Whether your trailer is old and reliable or fairly new, there are things you can do to improve it. Trailer repairs include everything from ripping out the axle and replacing it with the latest technology to simply changing a light bulb.
Let’s look at some of the ways you can upgrade your trailer to make it safer and more robust in whatever conditions you take it through.
What can you do to make your trailer more robust?
- By law, all trailers with a loaded weight exceeding two tonnes must incorporate power-assisted brake application. So if your trailer has older-style hydraulic brakes, take a look at an electronic air/hydraulic system that covers legal requirements and will perform well.
- If you’re hauling a boat or spending a lot of time around water, disc brakes are the best choice for their resistance to corrosion. They are easy to wash after saltwater immersion and allow faster cooling when you brake a lot, thereby reducing the need for trailer repairs down the track.
- Going off-road? Most electric brakes just don’t stand up to Australia’s corrugated roads and bush tracks. However, you can upgrade to an off-road electric brake which is specifically designed to reduce vibration and wear, while withstanding the high temperatures caused by heavy braking.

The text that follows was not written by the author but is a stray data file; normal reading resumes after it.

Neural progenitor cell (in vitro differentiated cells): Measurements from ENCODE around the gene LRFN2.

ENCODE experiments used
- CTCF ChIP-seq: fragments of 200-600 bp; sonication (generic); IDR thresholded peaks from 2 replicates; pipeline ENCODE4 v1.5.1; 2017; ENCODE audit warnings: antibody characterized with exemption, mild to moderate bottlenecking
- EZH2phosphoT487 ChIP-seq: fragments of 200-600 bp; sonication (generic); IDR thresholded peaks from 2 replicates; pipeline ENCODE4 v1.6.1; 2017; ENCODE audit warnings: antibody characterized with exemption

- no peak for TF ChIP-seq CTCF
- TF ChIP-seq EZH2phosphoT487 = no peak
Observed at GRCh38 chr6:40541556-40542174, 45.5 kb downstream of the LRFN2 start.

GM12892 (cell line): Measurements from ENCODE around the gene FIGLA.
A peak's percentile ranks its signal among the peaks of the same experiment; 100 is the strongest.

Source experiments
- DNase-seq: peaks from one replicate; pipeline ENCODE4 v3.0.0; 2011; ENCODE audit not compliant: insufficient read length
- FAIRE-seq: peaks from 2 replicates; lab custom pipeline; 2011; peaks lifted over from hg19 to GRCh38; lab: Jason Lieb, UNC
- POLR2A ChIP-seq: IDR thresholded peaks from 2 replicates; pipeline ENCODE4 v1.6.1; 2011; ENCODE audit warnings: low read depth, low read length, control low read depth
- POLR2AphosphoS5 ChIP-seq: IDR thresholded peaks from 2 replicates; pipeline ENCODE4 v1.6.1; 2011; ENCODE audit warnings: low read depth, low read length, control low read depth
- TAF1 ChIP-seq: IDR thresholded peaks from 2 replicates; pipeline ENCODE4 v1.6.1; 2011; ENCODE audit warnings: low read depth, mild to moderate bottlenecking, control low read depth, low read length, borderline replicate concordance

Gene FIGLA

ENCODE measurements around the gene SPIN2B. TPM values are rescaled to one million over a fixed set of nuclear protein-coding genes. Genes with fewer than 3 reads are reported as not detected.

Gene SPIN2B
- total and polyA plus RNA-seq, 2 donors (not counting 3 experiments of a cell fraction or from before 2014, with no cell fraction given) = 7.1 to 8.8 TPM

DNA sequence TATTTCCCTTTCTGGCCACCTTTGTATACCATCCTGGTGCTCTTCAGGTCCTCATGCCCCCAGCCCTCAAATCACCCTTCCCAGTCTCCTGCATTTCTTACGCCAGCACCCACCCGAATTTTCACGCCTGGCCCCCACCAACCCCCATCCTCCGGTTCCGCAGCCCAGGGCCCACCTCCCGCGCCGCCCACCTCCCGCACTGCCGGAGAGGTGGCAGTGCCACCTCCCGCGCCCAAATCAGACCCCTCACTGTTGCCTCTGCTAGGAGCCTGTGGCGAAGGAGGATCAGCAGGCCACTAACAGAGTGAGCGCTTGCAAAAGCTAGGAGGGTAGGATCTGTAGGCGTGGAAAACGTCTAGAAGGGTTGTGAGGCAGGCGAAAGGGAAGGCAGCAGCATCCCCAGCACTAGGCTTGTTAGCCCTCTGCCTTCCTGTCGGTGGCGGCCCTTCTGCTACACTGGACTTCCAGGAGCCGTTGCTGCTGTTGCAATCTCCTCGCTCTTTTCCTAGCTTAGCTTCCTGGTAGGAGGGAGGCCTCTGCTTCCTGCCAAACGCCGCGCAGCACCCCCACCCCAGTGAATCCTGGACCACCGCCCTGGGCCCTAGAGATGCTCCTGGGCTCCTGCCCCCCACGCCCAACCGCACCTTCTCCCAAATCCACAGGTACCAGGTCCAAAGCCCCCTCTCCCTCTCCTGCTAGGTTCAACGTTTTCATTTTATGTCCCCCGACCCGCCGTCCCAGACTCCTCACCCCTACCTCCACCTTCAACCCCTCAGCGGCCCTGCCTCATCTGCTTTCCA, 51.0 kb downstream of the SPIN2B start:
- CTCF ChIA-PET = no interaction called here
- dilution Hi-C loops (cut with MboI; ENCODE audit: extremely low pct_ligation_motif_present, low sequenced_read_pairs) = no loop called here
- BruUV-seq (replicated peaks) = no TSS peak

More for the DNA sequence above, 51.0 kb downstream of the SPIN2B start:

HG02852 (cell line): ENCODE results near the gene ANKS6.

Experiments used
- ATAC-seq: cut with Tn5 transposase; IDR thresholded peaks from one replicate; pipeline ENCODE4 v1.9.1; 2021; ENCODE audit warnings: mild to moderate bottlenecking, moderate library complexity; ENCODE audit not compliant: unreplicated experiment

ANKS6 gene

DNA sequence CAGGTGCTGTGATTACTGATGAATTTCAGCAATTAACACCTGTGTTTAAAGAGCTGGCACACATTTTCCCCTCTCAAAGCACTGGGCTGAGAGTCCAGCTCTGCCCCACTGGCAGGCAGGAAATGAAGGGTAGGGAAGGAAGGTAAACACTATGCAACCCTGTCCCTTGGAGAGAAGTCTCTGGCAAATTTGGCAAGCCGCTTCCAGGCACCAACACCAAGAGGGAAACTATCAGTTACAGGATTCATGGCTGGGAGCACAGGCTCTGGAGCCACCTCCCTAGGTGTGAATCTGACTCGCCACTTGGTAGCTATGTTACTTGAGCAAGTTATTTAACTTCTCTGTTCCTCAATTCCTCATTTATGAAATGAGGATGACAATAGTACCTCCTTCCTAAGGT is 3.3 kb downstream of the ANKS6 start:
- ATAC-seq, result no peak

Is the existing coupling up to scratch for the work it has to do? Most trailers come with a standard plunger ball mount coupling, but there are plenty of other types such as anti-sway and off-road couplings.
If the trailer’s existing axle is a bit ordinary, consider upgrading to an Independent Rubber Suspension (IRS) axle system. It will follow you from dirt track to freeway or desert highways and is resistant to saltwater. If the axle is bent, check the load rating and replace.
The suspensions fitted to trailers are becoming more sophisticated. It depends on how you plan to use the trailer, but latest developments include independent units using leaf springs, torsion rubber, coils and airbags.
Repairs and maintenance
Many of these upgrades will need to be done by a professional, but there are plenty of other things you can tinker with on your trailer, such as fixing the lights, replacing chains, tightening bolts and connectors.
Check springs, shackles and U bolts regularly and keep non-galvanised components painted to protect against rust.
There are also pre-packaged aftermarket parts and accessory kits available from your local dealer or online that will make DIY trailer upgrades easier.
If you plan on doing any work on your trailer, you’re going to need tools. Until you can convince the family to give you the complete boxed set for Christmas, here are the basic tools you’ll need.
- Screwdrivers (both Phillips head and flat head)
- Hex (Allen) keys
- Socket set or ratchet
- Torque wrench
- Cutting pliers
And remember the safety gear:
- Eye protection
- Fire extinguisher
- Oil-spill collector
- Line wrenches
Apart from minor trailer repairs and maintenance, you should always consult a professional before you do any work on your trailer.